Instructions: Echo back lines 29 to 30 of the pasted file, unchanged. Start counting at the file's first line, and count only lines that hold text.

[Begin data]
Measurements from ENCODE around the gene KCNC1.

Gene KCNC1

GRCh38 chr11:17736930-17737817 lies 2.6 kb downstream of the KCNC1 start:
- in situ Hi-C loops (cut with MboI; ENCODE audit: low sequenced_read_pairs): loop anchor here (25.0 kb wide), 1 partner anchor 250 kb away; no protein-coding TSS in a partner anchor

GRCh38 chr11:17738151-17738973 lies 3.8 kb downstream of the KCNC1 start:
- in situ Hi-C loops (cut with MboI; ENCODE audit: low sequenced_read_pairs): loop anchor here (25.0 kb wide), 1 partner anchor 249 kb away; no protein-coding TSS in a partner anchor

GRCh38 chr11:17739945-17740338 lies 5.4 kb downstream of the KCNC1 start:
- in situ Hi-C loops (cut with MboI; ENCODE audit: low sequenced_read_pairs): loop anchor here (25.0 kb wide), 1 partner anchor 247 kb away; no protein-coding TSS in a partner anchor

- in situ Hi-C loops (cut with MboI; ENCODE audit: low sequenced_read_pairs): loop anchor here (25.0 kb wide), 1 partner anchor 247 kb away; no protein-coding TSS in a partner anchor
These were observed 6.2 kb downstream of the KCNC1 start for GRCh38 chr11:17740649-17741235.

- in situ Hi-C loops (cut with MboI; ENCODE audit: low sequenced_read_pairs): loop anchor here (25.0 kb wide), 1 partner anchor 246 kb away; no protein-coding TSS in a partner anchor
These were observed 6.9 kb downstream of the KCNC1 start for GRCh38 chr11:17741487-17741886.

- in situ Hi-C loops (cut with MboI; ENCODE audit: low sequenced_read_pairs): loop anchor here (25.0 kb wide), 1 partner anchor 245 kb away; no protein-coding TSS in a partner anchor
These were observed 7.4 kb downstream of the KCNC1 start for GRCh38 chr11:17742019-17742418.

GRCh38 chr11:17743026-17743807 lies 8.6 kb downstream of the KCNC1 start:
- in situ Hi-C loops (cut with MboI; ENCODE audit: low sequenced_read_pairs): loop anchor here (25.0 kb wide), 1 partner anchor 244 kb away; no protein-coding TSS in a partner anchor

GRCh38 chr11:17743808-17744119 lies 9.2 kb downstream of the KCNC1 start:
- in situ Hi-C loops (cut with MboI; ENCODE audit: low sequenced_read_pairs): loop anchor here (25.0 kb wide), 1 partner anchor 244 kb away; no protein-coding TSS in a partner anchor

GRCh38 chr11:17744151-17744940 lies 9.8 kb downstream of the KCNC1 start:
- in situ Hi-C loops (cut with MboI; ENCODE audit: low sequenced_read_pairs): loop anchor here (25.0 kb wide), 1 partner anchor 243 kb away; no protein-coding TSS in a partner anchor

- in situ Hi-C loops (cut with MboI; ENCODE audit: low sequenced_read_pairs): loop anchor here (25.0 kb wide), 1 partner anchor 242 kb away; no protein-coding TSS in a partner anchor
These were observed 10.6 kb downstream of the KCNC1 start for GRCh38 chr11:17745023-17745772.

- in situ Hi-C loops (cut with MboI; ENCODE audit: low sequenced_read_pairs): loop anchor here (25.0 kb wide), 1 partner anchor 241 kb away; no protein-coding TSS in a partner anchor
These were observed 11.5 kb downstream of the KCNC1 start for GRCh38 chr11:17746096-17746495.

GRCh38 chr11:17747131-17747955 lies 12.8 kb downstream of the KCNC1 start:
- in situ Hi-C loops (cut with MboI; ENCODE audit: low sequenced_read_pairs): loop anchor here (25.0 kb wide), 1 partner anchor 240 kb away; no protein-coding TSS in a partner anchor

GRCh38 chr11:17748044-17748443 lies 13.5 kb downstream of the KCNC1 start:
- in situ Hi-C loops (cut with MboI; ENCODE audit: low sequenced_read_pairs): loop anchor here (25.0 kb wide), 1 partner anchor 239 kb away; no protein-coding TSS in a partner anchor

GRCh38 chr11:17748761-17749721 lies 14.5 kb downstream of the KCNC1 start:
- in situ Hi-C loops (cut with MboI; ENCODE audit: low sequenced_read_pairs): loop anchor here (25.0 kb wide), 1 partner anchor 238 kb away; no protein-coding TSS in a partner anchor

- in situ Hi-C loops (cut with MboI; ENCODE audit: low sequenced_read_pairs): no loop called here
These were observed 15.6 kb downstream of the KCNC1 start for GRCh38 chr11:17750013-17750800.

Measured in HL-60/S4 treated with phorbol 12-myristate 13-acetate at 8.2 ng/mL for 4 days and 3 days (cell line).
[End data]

GRCh38 chr11:17748761-17749721 lies 14.5 kb downstream of the KCNC1 start:
- in situ Hi-C loops (cut with MboI; ENCODE audit: low sequenced_read_pairs): loop anchor here (25.0 kb wide), 1 partner anchor 238 kb away; no protein-coding TSS in a partner anchor